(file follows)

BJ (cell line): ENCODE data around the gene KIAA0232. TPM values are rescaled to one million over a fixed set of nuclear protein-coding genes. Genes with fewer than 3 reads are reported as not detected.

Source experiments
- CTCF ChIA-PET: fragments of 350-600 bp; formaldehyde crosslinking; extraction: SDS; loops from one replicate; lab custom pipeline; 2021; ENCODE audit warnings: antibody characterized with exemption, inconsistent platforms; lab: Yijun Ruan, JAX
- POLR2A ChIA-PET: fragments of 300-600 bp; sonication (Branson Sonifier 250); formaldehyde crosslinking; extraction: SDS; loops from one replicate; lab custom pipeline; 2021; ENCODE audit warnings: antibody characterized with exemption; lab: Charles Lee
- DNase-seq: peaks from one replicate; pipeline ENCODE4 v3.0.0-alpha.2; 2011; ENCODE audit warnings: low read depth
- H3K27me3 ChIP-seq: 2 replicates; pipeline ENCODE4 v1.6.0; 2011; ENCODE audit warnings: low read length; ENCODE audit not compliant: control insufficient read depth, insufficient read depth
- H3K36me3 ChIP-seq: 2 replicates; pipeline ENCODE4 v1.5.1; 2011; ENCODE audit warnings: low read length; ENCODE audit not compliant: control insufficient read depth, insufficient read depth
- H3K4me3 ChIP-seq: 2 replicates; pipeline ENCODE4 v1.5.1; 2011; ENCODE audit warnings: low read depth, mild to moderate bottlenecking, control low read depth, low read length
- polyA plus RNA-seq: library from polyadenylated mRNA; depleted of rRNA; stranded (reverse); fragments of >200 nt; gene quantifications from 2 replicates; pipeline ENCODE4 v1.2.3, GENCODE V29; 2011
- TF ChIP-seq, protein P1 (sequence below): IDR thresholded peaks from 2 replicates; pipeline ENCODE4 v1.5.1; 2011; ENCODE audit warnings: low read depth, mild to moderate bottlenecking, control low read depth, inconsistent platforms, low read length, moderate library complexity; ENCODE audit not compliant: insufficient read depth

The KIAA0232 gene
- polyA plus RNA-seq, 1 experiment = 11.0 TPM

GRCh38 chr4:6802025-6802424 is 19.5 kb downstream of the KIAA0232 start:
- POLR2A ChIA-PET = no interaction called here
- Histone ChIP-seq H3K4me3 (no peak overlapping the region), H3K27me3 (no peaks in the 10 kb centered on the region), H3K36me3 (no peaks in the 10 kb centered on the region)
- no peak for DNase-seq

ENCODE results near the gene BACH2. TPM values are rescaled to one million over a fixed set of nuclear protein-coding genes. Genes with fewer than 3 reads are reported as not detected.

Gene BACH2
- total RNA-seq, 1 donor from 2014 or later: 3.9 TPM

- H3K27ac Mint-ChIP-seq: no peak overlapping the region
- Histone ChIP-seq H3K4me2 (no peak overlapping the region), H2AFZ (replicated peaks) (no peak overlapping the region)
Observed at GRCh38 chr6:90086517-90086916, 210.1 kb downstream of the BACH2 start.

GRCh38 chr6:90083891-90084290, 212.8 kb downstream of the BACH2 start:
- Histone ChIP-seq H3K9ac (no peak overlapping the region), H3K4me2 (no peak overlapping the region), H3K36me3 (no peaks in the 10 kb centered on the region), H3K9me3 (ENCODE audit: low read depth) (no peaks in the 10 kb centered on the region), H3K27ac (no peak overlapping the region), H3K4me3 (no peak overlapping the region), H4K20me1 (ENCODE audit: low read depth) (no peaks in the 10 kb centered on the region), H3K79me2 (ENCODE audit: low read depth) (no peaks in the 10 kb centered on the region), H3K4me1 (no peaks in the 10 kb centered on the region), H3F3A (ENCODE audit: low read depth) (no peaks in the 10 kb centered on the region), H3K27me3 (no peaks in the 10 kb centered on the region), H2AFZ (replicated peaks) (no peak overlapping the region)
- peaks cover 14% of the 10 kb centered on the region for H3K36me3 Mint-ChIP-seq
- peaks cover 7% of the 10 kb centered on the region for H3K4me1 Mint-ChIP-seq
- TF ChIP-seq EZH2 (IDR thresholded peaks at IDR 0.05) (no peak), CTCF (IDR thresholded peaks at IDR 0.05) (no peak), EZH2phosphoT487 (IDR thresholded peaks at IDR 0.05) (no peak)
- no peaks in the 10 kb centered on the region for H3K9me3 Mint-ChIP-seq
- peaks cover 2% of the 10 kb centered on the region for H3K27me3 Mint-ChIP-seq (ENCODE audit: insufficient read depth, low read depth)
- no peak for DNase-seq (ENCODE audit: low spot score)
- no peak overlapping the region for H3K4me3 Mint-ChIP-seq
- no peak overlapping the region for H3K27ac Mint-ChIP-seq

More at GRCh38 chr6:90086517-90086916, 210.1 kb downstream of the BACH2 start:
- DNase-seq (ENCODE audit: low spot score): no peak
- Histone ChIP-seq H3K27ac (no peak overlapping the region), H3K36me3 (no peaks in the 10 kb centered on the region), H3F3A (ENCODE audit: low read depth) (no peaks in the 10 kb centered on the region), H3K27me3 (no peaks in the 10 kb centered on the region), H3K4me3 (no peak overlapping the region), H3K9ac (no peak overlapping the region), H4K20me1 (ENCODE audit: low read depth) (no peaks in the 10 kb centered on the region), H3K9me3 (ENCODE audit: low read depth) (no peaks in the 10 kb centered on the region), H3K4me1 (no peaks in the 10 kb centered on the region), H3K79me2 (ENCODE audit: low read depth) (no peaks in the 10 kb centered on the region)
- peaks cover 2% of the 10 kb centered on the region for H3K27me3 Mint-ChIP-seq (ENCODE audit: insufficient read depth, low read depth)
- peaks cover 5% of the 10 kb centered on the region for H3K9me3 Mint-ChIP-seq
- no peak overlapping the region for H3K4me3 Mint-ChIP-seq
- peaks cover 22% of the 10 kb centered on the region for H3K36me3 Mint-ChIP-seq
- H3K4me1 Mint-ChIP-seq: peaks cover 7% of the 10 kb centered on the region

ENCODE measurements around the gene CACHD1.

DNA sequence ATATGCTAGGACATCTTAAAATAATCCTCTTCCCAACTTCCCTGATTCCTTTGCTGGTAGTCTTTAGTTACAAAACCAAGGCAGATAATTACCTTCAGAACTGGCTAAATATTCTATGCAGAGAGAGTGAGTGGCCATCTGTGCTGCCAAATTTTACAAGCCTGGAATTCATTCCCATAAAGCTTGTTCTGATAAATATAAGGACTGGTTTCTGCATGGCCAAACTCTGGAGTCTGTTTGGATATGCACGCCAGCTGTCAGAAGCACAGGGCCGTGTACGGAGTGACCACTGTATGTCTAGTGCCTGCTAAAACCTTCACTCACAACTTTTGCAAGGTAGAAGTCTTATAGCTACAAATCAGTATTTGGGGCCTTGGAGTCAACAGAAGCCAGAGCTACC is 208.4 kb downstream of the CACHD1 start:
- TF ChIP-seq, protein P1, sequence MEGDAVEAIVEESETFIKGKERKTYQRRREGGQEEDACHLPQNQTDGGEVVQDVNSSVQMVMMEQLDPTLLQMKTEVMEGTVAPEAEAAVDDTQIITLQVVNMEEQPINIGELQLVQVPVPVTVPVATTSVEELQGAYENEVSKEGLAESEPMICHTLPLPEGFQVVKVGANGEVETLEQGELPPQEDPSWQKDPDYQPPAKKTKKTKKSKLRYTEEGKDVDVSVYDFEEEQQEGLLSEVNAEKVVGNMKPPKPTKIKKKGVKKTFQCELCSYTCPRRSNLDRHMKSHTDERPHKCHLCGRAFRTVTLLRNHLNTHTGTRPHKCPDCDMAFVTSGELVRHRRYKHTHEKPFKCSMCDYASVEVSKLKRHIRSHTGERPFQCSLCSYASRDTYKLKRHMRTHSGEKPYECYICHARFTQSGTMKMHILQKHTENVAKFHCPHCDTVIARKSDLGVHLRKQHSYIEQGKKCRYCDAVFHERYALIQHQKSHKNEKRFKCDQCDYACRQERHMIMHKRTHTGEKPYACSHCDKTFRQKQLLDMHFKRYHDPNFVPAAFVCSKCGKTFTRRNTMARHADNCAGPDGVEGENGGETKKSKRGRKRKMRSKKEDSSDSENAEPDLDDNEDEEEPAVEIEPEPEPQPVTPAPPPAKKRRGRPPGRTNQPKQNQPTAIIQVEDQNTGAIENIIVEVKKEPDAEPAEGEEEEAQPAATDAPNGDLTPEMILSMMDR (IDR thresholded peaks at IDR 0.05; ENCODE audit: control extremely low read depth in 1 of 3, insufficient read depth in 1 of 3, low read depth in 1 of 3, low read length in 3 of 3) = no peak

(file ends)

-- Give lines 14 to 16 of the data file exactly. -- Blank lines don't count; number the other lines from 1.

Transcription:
- POLR2A ChIA-PET = no interaction called here
- Histone ChIP-seq H3K4me3 (no peak overlapping the region), H3K27me3 (no peaks in the 10 kb centered on the region), H3K36me3 (no peaks in the 10 kb centered on the region)
- no peak for DNase-seq